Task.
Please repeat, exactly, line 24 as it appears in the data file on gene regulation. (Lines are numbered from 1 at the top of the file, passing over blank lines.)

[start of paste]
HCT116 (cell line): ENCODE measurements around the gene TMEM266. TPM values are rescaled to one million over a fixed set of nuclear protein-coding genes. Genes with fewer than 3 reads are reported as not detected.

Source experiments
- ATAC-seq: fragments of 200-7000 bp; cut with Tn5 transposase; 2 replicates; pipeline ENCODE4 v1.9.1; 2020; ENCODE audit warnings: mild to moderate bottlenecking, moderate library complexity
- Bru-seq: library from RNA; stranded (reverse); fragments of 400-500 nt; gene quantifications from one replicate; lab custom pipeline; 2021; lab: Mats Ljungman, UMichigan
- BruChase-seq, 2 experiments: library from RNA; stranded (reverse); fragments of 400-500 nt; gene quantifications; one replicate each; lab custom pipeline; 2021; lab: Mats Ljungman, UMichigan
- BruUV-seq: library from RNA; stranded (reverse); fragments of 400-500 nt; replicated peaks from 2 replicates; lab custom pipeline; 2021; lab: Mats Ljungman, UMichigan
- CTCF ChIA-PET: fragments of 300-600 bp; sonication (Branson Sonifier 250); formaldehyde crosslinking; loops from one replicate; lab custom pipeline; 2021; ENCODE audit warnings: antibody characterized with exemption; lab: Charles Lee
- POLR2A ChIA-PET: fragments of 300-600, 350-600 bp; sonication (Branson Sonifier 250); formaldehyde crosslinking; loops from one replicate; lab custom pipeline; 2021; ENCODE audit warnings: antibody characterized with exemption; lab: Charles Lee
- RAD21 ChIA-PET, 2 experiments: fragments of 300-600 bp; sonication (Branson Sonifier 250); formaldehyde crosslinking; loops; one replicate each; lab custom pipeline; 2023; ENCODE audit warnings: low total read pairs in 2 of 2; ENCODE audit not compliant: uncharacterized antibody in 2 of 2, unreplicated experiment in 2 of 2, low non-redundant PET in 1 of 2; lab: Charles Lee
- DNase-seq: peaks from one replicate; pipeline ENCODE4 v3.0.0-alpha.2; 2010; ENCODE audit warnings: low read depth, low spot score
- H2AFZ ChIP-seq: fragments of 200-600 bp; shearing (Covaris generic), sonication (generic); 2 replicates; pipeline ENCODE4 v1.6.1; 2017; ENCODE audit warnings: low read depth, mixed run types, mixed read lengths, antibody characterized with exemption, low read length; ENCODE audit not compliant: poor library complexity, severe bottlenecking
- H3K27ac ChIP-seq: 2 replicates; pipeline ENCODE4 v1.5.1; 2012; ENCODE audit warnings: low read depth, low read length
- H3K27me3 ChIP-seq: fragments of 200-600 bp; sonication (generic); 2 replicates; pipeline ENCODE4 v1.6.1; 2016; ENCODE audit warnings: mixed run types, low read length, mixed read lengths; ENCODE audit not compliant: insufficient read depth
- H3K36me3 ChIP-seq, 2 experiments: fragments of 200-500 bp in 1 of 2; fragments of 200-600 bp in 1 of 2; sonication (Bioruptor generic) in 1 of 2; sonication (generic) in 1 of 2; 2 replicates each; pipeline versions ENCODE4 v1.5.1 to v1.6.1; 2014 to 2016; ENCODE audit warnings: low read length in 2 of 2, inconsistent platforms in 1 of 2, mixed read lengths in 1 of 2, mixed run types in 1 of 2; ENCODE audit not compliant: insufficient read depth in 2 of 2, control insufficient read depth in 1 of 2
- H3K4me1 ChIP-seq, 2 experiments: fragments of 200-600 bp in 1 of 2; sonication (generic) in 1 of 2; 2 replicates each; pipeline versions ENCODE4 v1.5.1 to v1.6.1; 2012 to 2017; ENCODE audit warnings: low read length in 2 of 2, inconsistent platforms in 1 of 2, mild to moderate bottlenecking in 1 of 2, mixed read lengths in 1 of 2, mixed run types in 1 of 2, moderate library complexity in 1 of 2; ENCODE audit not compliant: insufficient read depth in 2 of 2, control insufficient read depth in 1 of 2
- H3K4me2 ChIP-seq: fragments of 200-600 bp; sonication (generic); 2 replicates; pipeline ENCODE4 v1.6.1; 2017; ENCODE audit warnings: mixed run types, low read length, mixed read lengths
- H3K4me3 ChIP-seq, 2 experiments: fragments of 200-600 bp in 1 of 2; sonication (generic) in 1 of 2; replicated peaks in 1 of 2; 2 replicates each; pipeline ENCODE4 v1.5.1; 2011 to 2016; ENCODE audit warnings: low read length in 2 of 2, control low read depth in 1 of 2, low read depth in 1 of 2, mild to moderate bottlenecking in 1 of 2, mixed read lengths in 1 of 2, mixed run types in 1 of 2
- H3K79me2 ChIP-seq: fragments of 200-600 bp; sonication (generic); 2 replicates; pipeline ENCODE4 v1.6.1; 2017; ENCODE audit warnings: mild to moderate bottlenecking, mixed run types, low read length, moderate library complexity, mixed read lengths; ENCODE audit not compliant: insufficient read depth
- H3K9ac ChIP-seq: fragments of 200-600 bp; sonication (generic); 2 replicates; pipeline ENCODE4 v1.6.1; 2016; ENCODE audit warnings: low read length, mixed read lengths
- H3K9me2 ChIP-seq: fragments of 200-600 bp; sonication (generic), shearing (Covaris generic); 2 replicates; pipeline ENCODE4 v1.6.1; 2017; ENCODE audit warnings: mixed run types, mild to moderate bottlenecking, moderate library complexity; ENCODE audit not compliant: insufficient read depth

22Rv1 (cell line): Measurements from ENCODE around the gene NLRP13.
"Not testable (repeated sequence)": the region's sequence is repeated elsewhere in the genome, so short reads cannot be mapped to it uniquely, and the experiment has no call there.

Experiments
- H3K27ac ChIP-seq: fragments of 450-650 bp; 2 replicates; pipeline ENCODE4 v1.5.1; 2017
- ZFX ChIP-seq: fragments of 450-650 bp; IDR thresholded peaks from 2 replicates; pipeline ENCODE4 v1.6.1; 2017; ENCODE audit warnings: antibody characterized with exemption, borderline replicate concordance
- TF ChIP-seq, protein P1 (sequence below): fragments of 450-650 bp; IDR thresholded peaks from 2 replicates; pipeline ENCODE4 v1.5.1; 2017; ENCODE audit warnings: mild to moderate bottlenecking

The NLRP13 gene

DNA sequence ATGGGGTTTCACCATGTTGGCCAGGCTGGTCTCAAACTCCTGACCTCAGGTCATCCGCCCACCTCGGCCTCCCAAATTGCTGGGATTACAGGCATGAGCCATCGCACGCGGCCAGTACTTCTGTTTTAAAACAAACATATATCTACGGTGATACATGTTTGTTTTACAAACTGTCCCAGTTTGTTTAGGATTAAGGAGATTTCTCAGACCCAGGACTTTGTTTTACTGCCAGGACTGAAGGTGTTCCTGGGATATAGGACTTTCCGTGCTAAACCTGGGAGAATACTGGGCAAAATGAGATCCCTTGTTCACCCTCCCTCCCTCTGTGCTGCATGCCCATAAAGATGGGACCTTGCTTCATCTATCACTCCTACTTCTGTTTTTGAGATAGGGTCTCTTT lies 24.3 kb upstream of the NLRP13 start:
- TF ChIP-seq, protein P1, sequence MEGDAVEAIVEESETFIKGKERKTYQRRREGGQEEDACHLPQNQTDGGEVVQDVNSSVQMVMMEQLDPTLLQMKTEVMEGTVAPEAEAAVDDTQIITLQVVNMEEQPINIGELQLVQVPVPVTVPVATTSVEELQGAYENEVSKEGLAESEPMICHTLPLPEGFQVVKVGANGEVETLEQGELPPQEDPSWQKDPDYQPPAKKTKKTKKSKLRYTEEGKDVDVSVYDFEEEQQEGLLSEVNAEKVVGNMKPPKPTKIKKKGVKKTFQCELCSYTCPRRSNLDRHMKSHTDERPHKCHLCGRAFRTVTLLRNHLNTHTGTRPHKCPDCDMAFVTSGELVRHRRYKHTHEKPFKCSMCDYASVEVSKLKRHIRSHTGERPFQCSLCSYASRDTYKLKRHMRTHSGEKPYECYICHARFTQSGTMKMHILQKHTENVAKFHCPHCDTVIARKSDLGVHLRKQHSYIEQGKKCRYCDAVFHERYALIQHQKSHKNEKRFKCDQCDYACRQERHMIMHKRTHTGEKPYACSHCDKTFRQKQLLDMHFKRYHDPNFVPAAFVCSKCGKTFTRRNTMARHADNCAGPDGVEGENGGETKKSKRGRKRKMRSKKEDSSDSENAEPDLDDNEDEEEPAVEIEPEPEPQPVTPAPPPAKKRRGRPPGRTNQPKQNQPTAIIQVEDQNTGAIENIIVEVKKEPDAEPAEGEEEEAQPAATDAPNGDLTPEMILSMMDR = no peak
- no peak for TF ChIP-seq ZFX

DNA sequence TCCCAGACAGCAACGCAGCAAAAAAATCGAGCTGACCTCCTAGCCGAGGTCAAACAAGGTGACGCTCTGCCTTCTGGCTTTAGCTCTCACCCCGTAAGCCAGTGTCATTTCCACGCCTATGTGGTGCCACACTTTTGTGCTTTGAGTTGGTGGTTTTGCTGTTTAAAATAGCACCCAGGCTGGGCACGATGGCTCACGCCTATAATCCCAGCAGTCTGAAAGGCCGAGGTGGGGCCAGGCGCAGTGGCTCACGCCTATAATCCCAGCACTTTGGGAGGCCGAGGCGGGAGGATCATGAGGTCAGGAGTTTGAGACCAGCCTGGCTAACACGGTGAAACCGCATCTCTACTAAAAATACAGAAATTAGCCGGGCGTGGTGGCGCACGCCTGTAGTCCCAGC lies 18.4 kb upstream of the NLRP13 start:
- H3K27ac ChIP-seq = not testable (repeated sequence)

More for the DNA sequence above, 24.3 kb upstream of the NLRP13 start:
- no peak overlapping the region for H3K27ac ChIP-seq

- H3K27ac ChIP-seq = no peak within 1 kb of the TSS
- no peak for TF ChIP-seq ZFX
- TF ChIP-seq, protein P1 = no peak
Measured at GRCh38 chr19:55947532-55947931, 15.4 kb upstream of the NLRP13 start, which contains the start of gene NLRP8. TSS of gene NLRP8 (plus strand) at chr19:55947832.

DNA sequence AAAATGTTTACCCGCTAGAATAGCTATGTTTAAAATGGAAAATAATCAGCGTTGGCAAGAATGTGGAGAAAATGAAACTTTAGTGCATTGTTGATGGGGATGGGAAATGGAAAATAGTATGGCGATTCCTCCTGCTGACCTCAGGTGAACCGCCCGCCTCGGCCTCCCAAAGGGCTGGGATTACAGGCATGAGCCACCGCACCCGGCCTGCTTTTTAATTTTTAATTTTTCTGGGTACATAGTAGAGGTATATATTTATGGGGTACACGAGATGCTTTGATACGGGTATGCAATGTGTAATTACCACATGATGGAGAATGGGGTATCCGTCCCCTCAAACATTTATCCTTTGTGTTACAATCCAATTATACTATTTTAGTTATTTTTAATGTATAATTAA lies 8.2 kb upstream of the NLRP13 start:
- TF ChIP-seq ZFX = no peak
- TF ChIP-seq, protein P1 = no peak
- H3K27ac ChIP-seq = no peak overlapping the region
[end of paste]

- H3K27ac ChIP-seq: fragments of 450-650 bp; 2 replicates; pipeline ENCODE4 v1.5.1; 2017